James Pallister gets into the swing of the London Festival of Architecture
London Festival of Architecture started for me on the top of the Architecture Foundation’s HQ, in David Kohn’s Skyroom. The occasion was what must be a very rare event: the launch of a new publishing company. Justin McGuirk, former editor of Icon and design critic at the Guardian is now director of publishing at the Strelka Institute for Media, Architecture and Design, the not-for-profit organisation which offers free architectural education from its Moscow complex. The venture aims to introduce a new model into the staid world of architectural publishing by making a series of long essays available digitally, for consumption on the Kindle and other tablet hardware.
I suspect that clever pricing has a lot to do with steering a successful transition in reading and purchasing habits – as they do too, pricing the essays at £2 each, with £20-£30 for an annual subscription.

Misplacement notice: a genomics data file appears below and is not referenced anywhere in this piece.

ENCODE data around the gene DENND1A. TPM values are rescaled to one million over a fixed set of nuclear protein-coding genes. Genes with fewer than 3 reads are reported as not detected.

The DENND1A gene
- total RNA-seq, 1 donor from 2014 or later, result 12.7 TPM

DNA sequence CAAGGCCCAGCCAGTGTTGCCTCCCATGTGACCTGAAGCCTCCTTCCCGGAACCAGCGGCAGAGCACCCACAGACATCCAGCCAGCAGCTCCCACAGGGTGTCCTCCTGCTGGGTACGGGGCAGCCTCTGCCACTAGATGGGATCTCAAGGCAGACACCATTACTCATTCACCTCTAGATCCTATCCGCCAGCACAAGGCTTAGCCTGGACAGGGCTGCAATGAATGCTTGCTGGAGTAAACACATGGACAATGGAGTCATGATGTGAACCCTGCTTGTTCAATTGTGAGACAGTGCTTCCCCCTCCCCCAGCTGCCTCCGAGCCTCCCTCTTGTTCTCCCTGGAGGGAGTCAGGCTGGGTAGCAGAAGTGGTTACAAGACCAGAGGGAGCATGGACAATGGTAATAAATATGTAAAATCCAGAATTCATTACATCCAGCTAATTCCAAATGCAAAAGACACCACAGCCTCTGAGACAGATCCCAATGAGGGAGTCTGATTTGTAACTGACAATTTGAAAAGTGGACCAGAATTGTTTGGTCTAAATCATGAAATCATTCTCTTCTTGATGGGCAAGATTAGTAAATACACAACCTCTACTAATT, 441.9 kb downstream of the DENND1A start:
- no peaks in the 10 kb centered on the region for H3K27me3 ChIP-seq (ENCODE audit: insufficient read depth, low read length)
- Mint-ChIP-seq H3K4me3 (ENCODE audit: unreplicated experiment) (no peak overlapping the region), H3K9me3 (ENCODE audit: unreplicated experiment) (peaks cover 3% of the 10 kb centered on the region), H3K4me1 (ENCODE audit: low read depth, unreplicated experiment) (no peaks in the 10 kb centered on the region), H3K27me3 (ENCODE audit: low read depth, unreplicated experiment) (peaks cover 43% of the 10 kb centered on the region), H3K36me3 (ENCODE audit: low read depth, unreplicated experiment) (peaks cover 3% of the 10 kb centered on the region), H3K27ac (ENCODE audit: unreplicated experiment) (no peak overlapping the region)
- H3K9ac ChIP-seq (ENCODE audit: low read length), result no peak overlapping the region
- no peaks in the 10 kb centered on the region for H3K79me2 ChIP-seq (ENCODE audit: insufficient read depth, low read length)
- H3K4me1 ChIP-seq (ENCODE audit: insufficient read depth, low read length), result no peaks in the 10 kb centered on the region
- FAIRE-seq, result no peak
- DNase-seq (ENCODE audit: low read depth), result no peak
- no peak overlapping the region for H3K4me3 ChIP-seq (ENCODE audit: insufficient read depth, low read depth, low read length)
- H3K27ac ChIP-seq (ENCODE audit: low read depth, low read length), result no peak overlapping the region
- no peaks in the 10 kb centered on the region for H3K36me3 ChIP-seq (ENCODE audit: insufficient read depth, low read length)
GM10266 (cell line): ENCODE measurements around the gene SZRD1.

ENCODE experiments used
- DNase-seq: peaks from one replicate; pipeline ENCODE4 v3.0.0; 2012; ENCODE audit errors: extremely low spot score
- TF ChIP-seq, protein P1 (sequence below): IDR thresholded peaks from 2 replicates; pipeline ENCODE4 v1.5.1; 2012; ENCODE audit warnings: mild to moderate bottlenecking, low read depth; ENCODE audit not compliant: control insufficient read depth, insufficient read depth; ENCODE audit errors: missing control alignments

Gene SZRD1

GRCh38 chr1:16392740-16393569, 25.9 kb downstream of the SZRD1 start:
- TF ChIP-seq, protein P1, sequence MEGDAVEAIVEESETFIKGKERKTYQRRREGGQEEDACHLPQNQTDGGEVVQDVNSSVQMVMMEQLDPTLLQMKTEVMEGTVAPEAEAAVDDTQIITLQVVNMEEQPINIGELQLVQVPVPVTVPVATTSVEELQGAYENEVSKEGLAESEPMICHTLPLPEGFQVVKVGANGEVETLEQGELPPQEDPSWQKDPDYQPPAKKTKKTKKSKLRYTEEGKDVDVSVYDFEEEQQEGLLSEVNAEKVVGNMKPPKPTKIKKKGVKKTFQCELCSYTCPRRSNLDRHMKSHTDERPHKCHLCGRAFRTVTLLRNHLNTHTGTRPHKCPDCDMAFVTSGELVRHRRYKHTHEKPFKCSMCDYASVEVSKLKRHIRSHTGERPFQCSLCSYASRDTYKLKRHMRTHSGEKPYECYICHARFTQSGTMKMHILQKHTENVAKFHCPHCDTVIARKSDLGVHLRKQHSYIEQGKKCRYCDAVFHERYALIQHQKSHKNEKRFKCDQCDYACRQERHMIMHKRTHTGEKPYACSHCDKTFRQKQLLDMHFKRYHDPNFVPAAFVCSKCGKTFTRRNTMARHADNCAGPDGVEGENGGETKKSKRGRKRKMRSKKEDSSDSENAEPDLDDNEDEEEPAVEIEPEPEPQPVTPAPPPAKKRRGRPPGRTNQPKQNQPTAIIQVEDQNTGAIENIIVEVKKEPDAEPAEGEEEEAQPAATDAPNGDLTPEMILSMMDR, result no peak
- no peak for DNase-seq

Other LFA highlights include ‘Architecture as Antidote: should cities make us fit?’, a debate at the Wellcome Foundation on 4 July that will pick up some of the ideological battles hinted at in the title of David Morley’s lecture of 26 June: ‘Evolution versus Revolution’. It promises to be a lively evening as Clare ‘Moral Maze’ Fox presides over a panel which includes Richard Horton, editor of the Lancet and Mirko Zardini of the CCA.
Attendants would do well to swot up by getting hold of a copy of Imperfect Health: The Medicalization of Architecture, the accompanying book to Zardini’s recent exhibition of the same name at Montreal’s CCA. No doubt there will be fireworks as the rights and wrongs of interventional design strategies that aspire for greater health for us all at the expense – or otherwise – of individual freedom are argued over.
Read Essays published by the Strelka Institute of Media, Architecture and Design www.strelka.com
Listen Architecture as Antidote: should cities make us fit? Debate, an event in the London Festival of Architecture, at the Wellcome Foundation, 4 July, 7pm. Entry £5